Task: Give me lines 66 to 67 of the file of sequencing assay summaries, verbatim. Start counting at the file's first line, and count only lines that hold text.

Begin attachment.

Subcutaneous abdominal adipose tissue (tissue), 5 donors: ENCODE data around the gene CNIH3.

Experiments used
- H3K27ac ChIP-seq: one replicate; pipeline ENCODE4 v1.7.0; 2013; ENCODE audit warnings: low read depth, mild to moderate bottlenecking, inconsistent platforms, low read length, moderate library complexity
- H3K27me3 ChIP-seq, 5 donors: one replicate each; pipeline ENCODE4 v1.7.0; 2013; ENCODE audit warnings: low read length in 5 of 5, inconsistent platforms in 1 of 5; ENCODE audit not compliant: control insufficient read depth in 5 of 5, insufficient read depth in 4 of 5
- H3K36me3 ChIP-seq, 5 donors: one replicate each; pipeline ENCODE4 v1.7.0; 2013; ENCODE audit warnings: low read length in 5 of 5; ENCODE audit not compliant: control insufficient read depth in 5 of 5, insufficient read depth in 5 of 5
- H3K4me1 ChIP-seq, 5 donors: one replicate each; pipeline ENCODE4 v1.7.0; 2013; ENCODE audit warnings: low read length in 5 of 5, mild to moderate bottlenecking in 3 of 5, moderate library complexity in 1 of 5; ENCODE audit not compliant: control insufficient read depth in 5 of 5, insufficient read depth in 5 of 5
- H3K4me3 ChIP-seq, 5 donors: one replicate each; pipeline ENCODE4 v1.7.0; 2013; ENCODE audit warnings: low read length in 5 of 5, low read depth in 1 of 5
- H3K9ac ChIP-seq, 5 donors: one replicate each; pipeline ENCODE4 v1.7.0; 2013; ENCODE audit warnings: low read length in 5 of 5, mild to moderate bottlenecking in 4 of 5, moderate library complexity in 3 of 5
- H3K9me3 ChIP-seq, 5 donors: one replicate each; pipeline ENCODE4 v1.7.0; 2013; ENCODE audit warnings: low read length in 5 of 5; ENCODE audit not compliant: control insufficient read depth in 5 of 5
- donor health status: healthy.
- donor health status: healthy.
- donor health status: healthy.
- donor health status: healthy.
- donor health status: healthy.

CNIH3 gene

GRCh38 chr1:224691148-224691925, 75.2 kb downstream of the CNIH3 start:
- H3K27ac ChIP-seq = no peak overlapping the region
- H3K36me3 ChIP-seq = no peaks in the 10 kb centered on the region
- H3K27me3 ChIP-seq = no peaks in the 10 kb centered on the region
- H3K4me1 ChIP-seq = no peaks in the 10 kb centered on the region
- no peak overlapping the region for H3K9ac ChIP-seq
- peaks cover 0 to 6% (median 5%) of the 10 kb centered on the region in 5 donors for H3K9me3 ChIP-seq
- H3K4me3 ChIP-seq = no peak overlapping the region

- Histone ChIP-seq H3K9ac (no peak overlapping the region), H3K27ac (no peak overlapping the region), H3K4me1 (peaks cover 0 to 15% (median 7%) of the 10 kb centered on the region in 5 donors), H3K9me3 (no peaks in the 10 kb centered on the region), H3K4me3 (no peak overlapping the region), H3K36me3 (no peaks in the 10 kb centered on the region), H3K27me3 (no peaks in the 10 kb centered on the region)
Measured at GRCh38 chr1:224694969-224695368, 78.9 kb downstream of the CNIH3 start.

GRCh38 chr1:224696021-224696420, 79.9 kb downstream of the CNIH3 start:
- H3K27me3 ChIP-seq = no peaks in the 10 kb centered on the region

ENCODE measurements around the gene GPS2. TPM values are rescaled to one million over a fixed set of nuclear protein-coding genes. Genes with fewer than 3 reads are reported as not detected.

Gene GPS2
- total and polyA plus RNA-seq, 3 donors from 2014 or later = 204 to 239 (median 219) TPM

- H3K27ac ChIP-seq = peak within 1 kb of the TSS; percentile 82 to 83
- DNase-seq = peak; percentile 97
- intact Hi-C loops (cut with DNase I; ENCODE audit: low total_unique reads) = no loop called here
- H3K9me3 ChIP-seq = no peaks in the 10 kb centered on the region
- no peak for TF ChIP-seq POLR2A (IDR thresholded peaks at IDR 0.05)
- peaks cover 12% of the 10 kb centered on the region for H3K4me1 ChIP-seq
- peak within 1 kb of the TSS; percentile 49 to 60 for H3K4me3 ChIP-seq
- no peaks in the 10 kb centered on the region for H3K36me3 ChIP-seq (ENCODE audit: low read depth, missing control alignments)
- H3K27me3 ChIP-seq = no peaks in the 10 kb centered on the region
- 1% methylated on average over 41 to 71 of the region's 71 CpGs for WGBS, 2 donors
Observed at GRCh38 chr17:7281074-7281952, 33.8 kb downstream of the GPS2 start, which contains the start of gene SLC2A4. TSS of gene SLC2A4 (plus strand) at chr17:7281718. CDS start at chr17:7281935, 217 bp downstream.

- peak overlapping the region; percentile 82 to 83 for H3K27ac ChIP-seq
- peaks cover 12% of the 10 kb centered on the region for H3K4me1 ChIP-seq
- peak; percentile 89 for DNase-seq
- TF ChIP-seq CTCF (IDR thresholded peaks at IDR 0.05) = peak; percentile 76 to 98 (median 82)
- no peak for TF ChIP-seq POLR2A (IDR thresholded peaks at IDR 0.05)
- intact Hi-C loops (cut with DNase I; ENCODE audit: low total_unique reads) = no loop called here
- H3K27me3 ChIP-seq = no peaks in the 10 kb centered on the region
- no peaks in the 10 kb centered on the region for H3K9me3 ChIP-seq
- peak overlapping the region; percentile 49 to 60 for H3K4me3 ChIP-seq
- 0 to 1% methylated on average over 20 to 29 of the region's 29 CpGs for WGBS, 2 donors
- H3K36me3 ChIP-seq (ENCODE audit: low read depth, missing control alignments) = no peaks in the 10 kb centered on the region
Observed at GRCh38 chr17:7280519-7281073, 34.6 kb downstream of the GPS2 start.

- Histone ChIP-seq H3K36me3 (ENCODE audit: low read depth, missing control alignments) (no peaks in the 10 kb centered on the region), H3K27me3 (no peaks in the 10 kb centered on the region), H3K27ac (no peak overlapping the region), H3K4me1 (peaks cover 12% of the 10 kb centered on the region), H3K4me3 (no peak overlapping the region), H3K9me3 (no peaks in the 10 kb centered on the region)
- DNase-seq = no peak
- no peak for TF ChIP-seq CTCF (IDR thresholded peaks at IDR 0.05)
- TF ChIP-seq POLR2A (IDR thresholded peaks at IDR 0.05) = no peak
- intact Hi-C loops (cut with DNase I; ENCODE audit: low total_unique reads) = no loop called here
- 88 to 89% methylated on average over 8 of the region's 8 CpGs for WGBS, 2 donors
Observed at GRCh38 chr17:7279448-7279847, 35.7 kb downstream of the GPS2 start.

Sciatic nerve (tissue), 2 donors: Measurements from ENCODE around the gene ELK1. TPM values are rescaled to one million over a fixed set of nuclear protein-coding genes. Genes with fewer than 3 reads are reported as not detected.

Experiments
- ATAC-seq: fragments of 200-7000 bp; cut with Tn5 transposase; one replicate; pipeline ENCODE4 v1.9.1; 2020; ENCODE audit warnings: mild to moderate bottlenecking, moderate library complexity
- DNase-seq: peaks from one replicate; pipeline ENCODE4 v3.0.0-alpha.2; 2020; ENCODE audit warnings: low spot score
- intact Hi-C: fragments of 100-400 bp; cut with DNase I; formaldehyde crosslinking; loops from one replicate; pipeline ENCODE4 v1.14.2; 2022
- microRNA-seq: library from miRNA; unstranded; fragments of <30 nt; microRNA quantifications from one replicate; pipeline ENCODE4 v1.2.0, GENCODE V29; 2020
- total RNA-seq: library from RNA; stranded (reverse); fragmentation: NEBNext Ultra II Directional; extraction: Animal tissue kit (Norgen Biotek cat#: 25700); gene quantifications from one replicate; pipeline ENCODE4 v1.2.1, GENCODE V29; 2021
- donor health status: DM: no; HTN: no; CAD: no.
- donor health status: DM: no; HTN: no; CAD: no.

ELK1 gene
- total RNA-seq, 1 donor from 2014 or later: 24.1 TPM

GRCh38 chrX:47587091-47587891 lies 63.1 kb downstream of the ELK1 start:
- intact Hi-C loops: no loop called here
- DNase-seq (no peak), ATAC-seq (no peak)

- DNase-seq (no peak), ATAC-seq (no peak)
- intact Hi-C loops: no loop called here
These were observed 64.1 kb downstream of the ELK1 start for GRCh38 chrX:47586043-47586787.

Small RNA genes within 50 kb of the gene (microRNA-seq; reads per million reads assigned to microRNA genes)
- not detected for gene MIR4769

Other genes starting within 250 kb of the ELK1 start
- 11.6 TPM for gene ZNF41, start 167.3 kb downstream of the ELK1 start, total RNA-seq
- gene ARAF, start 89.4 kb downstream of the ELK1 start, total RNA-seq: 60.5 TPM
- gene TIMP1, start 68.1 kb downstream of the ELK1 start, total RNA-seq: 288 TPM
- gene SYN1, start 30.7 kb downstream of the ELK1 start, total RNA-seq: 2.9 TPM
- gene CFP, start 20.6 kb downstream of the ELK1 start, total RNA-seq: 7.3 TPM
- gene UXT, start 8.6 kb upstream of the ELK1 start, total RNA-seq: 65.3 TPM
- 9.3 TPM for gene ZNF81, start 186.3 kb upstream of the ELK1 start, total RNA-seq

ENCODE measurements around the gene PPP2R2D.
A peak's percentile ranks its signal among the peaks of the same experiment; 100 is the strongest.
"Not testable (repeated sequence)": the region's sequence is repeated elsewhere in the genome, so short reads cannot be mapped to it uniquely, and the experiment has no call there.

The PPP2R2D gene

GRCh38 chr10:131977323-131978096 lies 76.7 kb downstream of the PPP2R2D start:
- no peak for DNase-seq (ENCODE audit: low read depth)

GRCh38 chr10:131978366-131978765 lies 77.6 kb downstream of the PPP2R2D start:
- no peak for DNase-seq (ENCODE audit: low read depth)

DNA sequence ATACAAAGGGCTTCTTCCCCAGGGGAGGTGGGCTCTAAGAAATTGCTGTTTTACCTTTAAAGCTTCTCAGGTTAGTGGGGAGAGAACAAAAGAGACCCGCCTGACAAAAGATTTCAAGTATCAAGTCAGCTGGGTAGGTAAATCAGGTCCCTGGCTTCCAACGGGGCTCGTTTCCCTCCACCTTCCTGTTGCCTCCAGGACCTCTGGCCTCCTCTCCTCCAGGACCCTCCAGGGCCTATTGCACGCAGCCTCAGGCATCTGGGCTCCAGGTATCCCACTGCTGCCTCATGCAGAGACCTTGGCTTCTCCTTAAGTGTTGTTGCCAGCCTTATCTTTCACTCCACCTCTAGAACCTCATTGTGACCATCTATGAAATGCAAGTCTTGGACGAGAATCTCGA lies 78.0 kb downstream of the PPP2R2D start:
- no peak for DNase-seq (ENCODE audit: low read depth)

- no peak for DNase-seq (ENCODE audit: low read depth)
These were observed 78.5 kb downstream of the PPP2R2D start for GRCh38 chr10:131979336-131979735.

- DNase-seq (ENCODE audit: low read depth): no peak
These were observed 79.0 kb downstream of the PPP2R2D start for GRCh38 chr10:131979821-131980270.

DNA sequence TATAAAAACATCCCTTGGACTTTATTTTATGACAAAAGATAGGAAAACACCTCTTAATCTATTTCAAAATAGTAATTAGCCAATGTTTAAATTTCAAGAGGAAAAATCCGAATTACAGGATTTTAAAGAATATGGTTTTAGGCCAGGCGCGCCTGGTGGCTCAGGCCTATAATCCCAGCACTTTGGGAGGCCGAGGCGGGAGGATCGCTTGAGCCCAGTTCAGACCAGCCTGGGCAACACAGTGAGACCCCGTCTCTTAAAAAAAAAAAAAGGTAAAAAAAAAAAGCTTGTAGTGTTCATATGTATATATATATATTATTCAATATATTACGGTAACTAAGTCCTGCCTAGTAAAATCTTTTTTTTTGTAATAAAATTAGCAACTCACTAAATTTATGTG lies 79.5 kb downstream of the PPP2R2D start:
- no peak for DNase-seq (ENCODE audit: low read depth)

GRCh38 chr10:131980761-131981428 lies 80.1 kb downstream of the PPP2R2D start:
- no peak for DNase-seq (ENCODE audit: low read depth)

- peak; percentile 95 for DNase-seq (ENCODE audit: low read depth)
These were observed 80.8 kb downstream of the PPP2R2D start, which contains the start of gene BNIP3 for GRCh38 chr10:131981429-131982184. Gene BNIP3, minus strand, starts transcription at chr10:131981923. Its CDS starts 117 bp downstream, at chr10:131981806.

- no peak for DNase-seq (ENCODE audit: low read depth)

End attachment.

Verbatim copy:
- microRNA-seq: library from miRNA; unstranded; fragments of <30 nt; microRNA quantifications from one replicate; pipeline ENCODE4 v1.2.0, GENCODE V29; 2020
- total RNA-seq: library from RNA; stranded (reverse); fragmentation: NEBNext Ultra II Directional; extraction: Animal tissue kit (Norgen Biotek cat#: 25700); gene quantifications from one replicate; pipeline ENCODE4 v1.2.1, GENCODE V29; 2021